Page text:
Journal

The Brush Pen

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Brush pen sketchbook page.


I am enjoying getting to know the Pentel Pocket Brush Pen. The pens come with a rich black ink, enabling fluid drawing.

Following instructions from Austin Kleon, I’ve also been able to make some colour brush pens.

The transparency of the orange and cobalt blue inks contrasts sharply with the solidity of the velvety black ink and gives me another dimension to play with.

In short, I’m having fun!

Brain, Meatballs, Subway sandwich, and Piano

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Brain, Meatballs, Subway sandwich, and Piano


The four × four drawing exercise from Lynda Barry is a variation on an Ivan Brunetti exercise. It goes something like this:

  • Select four things from a daily diary entry. They need to be neither too simple nor too complicated to draw.

  • Use a non-photo blue pencil and draw the objects in the first column, 45 seconds per drawing.

  • Draw the objects again, this time in a different order and from different perspectives in the other three columns. 45 seconds per drawing.

  • Spend some time and draw a frame around each, ink them in and add colour.

Change Makers

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Working in the studio
pen and watercolour
A4
2022

On Friday, I attended the last workout for the Change Makers program I’ve been fortunate to be part of (thank you, Wellington City Council).

As part of the day, the dozen participants each gave a five-minute presentation with the structure There - Here - There. The format involves looking back to where you were before the Change Makers course, looking at where you are now, and looking forward to where you want to be.

The drawing above is one of the two I made for the Here part of my talk. Despite experiencing a bit of wobbly leg syndrome while giving my talk, it went really well.

What a course, what a group of people, and what a day!

Colouring-in

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Colouring-in of a Ferris wheel.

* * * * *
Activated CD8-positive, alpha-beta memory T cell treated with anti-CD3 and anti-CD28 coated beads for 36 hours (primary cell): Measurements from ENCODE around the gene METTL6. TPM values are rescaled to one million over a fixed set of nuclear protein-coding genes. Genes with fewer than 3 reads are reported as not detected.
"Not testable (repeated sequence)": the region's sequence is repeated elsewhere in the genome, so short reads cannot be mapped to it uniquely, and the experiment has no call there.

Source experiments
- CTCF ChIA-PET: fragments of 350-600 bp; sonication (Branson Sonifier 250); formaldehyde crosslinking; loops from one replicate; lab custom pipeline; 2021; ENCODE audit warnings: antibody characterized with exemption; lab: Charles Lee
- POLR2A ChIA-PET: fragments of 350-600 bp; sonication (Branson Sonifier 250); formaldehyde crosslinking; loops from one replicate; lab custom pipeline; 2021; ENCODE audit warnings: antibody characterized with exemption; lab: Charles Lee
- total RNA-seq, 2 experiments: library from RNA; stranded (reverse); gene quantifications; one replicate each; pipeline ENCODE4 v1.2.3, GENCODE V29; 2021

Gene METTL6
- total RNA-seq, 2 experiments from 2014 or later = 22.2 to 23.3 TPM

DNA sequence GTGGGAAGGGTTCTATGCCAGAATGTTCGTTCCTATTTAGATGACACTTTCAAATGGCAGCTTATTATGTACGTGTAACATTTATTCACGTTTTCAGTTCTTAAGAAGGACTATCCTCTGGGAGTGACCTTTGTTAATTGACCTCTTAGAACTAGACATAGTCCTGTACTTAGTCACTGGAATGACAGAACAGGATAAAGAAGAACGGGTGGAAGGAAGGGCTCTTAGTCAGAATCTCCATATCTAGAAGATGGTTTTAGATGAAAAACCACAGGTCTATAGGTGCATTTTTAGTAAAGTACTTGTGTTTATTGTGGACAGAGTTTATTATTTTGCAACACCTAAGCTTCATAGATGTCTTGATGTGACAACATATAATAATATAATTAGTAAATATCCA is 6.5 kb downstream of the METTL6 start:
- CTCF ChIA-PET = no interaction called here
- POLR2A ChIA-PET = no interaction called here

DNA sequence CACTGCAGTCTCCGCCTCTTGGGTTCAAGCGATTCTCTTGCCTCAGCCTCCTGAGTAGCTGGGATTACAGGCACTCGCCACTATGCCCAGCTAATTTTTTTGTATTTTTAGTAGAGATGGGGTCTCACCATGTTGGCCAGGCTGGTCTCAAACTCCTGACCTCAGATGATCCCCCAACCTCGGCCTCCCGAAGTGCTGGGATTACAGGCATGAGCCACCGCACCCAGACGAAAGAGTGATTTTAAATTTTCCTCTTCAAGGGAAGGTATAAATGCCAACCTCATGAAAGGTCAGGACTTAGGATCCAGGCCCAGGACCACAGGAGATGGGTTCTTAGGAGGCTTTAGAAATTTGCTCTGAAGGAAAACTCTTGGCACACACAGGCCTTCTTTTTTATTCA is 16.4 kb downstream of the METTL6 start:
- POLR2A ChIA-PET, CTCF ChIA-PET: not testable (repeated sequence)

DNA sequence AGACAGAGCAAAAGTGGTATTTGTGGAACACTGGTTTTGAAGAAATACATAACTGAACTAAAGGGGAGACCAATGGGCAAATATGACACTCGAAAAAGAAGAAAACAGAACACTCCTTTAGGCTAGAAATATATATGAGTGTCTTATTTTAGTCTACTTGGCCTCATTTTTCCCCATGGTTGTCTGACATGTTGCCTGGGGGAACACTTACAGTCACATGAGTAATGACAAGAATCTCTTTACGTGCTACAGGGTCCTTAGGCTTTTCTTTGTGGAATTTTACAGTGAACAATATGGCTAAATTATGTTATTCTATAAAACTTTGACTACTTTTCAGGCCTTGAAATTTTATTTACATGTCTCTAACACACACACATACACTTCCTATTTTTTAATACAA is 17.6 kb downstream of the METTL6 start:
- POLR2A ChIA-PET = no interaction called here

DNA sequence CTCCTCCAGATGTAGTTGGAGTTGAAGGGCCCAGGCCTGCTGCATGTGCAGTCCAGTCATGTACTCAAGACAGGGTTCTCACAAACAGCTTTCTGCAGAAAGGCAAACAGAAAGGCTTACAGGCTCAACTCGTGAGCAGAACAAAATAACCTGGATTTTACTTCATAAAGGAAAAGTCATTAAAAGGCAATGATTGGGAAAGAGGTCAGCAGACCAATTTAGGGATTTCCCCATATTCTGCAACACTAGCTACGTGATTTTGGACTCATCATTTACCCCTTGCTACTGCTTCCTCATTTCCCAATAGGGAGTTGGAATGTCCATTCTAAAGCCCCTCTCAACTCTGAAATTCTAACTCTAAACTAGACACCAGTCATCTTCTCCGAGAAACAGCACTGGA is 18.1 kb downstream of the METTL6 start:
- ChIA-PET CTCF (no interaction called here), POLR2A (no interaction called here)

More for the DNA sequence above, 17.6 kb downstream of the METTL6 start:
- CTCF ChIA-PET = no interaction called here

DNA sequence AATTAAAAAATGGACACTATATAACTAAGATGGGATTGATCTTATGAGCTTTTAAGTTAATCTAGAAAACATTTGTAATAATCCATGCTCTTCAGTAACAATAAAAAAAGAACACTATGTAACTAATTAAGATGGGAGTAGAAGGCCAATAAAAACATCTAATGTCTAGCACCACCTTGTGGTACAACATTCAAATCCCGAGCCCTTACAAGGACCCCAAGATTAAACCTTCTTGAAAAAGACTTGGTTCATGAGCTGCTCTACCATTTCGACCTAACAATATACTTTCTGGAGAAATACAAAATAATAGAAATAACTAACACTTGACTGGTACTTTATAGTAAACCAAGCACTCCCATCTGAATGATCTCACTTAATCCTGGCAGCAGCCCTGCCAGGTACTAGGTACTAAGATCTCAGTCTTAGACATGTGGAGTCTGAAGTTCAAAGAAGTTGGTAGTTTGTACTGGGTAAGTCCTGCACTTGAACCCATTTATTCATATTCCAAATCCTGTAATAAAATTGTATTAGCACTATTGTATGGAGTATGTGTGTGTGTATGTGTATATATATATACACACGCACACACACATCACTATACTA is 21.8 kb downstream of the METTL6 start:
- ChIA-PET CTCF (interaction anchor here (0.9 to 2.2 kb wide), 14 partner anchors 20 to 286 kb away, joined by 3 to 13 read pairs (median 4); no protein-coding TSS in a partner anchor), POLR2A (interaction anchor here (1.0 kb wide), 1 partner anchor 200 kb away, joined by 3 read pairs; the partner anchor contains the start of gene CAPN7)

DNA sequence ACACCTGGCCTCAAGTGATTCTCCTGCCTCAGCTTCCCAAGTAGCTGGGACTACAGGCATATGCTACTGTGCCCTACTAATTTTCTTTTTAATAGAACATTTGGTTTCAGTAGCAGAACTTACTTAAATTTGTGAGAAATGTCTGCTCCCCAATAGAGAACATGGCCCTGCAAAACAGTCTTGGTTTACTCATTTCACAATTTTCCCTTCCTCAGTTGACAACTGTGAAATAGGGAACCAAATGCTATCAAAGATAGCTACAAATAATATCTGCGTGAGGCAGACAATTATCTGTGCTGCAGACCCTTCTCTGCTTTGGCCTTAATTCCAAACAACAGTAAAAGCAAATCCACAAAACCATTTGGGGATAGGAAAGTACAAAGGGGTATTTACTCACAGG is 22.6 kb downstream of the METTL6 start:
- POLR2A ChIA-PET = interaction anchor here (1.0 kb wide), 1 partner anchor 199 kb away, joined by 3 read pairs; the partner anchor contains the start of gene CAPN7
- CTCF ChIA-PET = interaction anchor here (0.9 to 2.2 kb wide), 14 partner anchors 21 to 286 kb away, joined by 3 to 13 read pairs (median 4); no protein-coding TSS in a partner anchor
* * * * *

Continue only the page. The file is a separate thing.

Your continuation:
Colouring-in.

When was the last time you earnestly used crayons and did some colouring-in?

Me, I must have been a kid.

While crayons require effort (smooth paper isn’t ideal for crayons - paper with a tooth is better), I’ve enjoyed colouring over the last week. Some colours go on easy; others offer a waxy transparent resistance. And there are the internal logic games at play; do I try to use every one of my 24 colours or limit myself to specific colours? It’s a fascinating process.

Different materials enable and require different solutions and ways of thinking. It’s easy to see how elements from these pictures could cross-pollinate other areas of my practice.

And yes, I’m pleased with the horizontal stripes in the background of the Ferris wheel – totally unexpected and somehow exciting.

Syllabus, sketchbooks and everything

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Cafe cacophony


Drawings of two paracetamol and a list of colours.

Paracetamol and a list of colours

Drawings of a dog, a head with glasses, doodles, and small milk jug all interwoven.

Café drawings

Sketchbook drawings of simple figures in blue pencil.

Sketchbook drawings of simple figures.

“Bubblehead” drawings (figures in the style of Ivan Brunetti)

I’ve rediscovered my sketchbook after reading Lynda Barry and her book Syllabus.

As an experiment, I’m following some of the outlines for the classes she has taught over the year, including colouring using crayons and drawing figures based on Ivan Brunetti’s instructions on making a figure from simple shapes.

A significant part of her classes includes keeping a sketchbook. Barry has her students use a “composition book”. These books are cheap notebooks with equally cheap paper. Barry encourages her students to take them everywhere and add receipts, snippets of conversation, beer mats, doodles, to-do lists, notes, and anything and everything.

All the different aspects of a student’s world get captured, cross-pollinate, and well, that is when the unexpected starts to emerge…